Syd Bolton would like everyone to pause the RIM-bashing for a moment and appreciate the history of the revolutionary hand-held device. He’s put together an exhibit on the 13 year history of the BlackBerry at the Personal Computer Museum in Brantford, Ont. “As Canadians, I think it’s really important for us to celebrate that we have this technology made right here in Canada,” says the museum curator, who is an IT manager at a pharmaceutical company by day.
In a highly unusual instance, James Forcillo testified in an impaired driving case after his conviction for the attempted murder of Sammy Yatim. A defence lawyer can seek to cross-examine police officers on the charges they are facing but the resulting information may not be much help to a judge since the defence lawyer cannot try to prove the allegation in court in what would amount to a mini-trial, Theriault's lawyer Michael Lacy told the court during the recent hearing.
In another impaired driving case in which Theriault is a central witness, a hearing was held last month because the defence lawyer wants the court to allow her access to information about the investigation into Theriault by the Special Investigations Unit, the province’s police watchdog. She also wants the court to permit her to cross-examine him about the mischief charge he faces for allegedly misleading the police.
Muck Rack makes it simple to find people, tweets, or articles that mention any name, keyword, company, hashtag etc. We've compiled this guide to help you make the most of your search.
Selecting a term
Start searching tweets, articles from media outlets, articles mentioned in tweets, journalists'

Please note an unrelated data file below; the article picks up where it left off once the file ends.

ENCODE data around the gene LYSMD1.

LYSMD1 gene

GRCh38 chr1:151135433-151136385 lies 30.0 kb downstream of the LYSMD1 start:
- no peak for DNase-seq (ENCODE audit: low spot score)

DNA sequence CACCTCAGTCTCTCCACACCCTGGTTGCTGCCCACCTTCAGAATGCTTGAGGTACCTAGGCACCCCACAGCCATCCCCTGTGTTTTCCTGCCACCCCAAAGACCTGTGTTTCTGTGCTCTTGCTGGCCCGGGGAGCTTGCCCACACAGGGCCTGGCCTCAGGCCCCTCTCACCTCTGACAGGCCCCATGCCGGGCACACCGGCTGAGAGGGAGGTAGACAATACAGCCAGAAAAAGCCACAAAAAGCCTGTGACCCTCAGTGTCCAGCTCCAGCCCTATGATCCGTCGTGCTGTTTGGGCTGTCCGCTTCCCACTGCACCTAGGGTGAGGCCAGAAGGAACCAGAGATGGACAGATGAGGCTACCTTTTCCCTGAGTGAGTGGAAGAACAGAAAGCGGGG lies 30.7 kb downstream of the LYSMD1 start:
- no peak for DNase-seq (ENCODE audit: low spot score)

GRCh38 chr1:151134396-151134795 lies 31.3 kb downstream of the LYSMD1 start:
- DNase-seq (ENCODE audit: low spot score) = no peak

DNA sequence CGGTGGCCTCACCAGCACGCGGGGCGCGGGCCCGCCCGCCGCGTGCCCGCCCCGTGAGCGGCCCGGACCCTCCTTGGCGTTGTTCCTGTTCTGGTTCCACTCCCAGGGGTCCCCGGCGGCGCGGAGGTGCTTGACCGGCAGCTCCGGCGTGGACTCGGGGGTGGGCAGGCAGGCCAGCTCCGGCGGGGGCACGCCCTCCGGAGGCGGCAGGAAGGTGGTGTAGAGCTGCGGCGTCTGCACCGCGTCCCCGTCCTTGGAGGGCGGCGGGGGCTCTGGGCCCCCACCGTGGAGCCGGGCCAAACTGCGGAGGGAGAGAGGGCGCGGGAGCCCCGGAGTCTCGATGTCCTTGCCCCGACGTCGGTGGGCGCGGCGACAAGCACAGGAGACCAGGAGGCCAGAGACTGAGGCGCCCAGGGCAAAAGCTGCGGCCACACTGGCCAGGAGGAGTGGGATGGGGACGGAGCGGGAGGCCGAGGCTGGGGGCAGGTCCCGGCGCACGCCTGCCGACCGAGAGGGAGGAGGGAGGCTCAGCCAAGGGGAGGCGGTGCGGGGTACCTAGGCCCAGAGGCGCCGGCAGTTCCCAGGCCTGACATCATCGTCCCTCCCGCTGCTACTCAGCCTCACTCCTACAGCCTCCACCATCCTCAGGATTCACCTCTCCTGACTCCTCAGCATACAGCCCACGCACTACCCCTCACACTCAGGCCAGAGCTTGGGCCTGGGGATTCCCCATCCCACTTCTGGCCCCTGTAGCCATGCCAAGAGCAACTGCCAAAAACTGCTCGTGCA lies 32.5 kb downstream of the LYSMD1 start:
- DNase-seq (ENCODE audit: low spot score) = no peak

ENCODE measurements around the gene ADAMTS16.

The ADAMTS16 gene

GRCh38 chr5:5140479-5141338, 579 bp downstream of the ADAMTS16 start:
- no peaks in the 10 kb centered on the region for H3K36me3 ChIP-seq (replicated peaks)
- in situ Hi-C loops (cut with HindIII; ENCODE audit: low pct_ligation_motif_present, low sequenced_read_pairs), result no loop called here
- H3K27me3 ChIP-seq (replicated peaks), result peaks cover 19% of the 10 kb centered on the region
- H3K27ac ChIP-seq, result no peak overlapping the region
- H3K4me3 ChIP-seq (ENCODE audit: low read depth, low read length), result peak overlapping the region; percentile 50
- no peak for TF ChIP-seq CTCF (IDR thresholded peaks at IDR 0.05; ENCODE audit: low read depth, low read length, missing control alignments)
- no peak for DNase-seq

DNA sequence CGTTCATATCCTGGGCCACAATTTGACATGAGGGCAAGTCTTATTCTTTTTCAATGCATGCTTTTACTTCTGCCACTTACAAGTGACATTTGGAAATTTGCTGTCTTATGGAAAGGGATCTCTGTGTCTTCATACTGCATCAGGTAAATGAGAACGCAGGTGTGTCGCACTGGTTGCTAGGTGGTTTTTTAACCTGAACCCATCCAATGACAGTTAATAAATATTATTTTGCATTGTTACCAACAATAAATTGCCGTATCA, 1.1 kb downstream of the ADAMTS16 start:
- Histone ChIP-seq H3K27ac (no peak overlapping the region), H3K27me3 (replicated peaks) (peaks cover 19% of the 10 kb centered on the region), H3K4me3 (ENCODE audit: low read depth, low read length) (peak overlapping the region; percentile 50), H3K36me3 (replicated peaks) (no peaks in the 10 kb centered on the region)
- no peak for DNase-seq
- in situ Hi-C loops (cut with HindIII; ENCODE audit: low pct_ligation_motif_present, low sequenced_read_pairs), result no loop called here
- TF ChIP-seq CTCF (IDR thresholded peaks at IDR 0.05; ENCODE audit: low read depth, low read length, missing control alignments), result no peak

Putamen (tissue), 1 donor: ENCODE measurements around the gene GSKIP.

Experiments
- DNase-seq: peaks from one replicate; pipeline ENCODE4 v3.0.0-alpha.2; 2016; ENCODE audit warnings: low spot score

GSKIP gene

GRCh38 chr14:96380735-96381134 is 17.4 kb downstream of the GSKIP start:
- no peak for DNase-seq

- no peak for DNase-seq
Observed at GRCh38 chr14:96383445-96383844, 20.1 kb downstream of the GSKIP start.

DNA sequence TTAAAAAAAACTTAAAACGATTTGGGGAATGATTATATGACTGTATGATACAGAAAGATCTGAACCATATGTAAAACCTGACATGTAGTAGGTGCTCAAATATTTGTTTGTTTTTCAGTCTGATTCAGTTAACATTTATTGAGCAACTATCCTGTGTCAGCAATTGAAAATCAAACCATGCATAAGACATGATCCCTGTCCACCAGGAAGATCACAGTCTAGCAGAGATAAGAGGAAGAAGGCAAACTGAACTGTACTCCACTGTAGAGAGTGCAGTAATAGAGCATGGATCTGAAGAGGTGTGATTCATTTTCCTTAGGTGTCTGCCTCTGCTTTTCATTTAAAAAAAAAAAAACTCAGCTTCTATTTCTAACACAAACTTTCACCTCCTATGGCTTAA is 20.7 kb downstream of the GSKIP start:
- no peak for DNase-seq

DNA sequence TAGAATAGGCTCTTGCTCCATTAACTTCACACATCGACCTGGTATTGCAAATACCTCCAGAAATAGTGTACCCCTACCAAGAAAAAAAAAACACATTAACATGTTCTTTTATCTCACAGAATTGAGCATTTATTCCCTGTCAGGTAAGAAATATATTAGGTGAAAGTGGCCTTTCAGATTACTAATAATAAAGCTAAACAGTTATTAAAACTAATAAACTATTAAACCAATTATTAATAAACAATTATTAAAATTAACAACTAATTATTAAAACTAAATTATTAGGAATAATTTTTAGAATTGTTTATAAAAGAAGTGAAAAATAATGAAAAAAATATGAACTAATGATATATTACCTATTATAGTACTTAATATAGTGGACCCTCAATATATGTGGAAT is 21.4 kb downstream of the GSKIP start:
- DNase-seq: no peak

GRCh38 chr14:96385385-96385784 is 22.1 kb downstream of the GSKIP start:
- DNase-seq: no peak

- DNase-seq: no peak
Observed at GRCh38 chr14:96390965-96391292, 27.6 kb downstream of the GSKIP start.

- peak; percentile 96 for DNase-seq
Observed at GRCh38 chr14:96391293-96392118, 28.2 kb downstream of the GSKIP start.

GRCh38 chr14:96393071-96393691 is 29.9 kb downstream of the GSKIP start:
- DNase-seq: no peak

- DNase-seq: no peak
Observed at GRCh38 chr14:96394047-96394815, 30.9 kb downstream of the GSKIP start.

names, titles and bios with some suggested searches:
Companies or Topics (e.g. iPhone, Microsoft)
Phrases (e.g. "cloud computing") — use quotes to keep the terms together
Twitter handles (e.g. @username) — returns those who have mentioned or replied to
Names (e.g. "David Pogue")
Hashtags (e.g. #sxsw, #london2012)
Bio details (e.g. vegan, Olympics, father)
Muck Rack's Advanced Search allows for many boolean operators.
Find results that mention multiple specified terms, use AND or
+. For example, ensure each result contains both Elon Musk and Mark Zuckerberg by
searching Musk AND Zuckerberg or Musk + Zuckerberg.
Use the operators OR or , to broaden your search when you'd like either of
multiple terms to appear in results. (This is the default behavior of our search when no operators
are used). For example, results will contain either cake or cookie by searching cake OR cookie or cake,cookie
Use NOT or - to subtract results from your search. For
example, searching Disney will yield results about the Walt Disney Company as well as Walt Disney
World Resort. To exclude mentions of Disney World, search for Disney -World or Disney
When using one of these operators with a phrase, enclose it in quotation marks. For example, you can
find results about smartphones excluding Apple's iPhone 4S by searching smartphone -"iPhone
Exact case matching or punctuation
If you're searching for a brand name or keyword that relies on specific punctuation marks or capitalization, you can
find results that match your exact query by adding matchcase: before the keyword you're searching for, like matchcase:E*TRADE .
Use parentheses to separate multiple
boolean phrases. For example, to find journalists talking about having fun in Disney World or
Disneyland, search for ("disney world" OR disneyland) AND fun.
An asterisk can be used to search for any variation of a root word truncated by the asterisk. For example, searching for admin* will return results for administrator, administration, administer, administered, etc.
A near operator is an AND operator where you can control the distance between the words. You can vary the distance the near operation uses by adding a forward slash and number (between 0-99) such as strawberries NEAR/10 "whipped cream", which means the strawberries must exist within 10 words of "whipped cream".